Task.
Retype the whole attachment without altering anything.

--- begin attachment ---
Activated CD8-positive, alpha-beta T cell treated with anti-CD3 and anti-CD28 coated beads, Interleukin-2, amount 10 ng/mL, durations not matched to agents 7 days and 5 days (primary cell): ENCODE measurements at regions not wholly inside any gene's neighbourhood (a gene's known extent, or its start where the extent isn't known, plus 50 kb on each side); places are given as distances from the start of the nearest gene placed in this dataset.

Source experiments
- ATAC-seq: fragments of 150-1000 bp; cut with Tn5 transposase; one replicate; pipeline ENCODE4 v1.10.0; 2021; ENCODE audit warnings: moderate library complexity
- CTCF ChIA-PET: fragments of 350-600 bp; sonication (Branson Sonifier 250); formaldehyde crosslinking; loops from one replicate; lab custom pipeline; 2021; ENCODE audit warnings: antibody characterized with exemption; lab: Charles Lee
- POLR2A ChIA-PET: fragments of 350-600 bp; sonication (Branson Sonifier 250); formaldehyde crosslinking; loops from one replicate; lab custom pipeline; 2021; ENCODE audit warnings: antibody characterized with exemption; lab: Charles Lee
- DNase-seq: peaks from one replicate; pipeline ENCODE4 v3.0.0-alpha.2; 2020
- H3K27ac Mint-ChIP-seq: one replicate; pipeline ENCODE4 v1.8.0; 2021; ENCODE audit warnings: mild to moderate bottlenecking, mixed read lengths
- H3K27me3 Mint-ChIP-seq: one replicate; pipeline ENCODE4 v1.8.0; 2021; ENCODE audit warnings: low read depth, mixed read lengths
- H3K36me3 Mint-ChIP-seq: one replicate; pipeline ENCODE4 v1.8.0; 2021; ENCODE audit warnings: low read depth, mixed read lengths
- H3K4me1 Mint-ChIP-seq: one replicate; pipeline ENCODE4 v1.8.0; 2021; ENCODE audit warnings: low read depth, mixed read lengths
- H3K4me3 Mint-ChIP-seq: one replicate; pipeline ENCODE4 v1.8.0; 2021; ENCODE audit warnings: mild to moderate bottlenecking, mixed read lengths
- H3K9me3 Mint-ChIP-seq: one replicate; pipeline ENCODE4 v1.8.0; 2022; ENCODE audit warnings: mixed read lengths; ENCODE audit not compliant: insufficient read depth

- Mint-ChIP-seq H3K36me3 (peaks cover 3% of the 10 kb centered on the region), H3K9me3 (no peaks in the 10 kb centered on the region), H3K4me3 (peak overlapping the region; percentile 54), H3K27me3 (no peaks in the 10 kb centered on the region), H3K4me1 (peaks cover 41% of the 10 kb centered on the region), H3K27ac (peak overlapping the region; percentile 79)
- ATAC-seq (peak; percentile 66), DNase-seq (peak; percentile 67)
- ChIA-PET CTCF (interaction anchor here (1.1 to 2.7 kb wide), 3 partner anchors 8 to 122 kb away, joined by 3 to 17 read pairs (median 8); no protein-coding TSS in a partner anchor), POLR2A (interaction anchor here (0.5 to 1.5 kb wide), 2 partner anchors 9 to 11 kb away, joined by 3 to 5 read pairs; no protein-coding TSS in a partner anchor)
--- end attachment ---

Activated CD8-positive, alpha-beta T cell treated with anti-CD3 and anti-CD28 coated beads, Interleukin-2, amount 10 ng/mL, durations not matched to agents 7 days and 5 days (primary cell): ENCODE measurements at regions not wholly inside any gene's neighbourhood (a gene's known extent, or its start where the extent isn't known, plus 50 kb on each side); places are given as distances from the start of the nearest gene placed in this dataset.

Source experiments
- ATAC-seq: fragments of 150-1000 bp; cut with Tn5 transposase; one replicate; pipeline ENCODE4 v1.10.0; 2021; ENCODE audit warnings: moderate library complexity
- CTCF ChIA-PET: fragments of 350-600 bp; sonication (Branson Sonifier 250); formaldehyde crosslinking; loops from one replicate; lab custom pipeline; 2021; ENCODE audit warnings: antibody characterized with exemption; lab: Charles Lee
- POLR2A ChIA-PET: fragments of 350-600 bp; sonication (Branson Sonifier 250); formaldehyde crosslinking; loops from one replicate; lab custom pipeline; 2021; ENCODE audit warnings: antibody characterized with exemption; lab: Charles Lee
- DNase-seq: peaks from one replicate; pipeline ENCODE4 v3.0.0-alpha.2; 2020
- H3K27ac Mint-ChIP-seq: one replicate; pipeline ENCODE4 v1.8.0; 2021; ENCODE audit warnings: mild to moderate bottlenecking, mixed read lengths
- H3K27me3 Mint-ChIP-seq: one replicate; pipeline ENCODE4 v1.8.0; 2021; ENCODE audit warnings: low read depth, mixed read lengths
- H3K36me3 Mint-ChIP-seq: one replicate; pipeline ENCODE4 v1.8.0; 2021; ENCODE audit warnings: low read depth, mixed read lengths
- H3K4me1 Mint-ChIP-seq: one replicate; pipeline ENCODE4 v1.8.0; 2021; ENCODE audit warnings: low read depth, mixed read lengths
- H3K4me3 Mint-ChIP-seq: one replicate; pipeline ENCODE4 v1.8.0; 2021; ENCODE audit warnings: mild to moderate bottlenecking, mixed read lengths
- H3K9me3 Mint-ChIP-seq: one replicate; pipeline ENCODE4 v1.8.0; 2022; ENCODE audit warnings: mixed read lengths; ENCODE audit not compliant: insufficient read depth

- Mint-ChIP-seq H3K36me3 (peaks cover 3% of the 10 kb centered on the region), H3K9me3 (no peaks in the 10 kb centered on the region), H3K4me3 (peak overlapping the region; percentile 54), H3K27me3 (no peaks in the 10 kb centered on the region), H3K4me1 (peaks cover 41% of the 10 kb centered on the region), H3K27ac (peak overlapping the region; percentile 79)
- ATAC-seq (peak; percentile 66), DNase-seq (peak; percentile 67)
- ChIA-PET CTCF (interaction anchor here (1.1 to 2.7 kb wide), 3 partner anchors 8 to 122 kb away, joined by 3 to 17 read pairs (median 8); no protein-coding TSS in a partner anchor), POLR2A (interaction anchor here (0.5 to 1.5 kb wide), 2 partner anchors 9 to 11 kb away, joined by 3 to 5 read pairs; no protein-coding TSS in a partner anchor)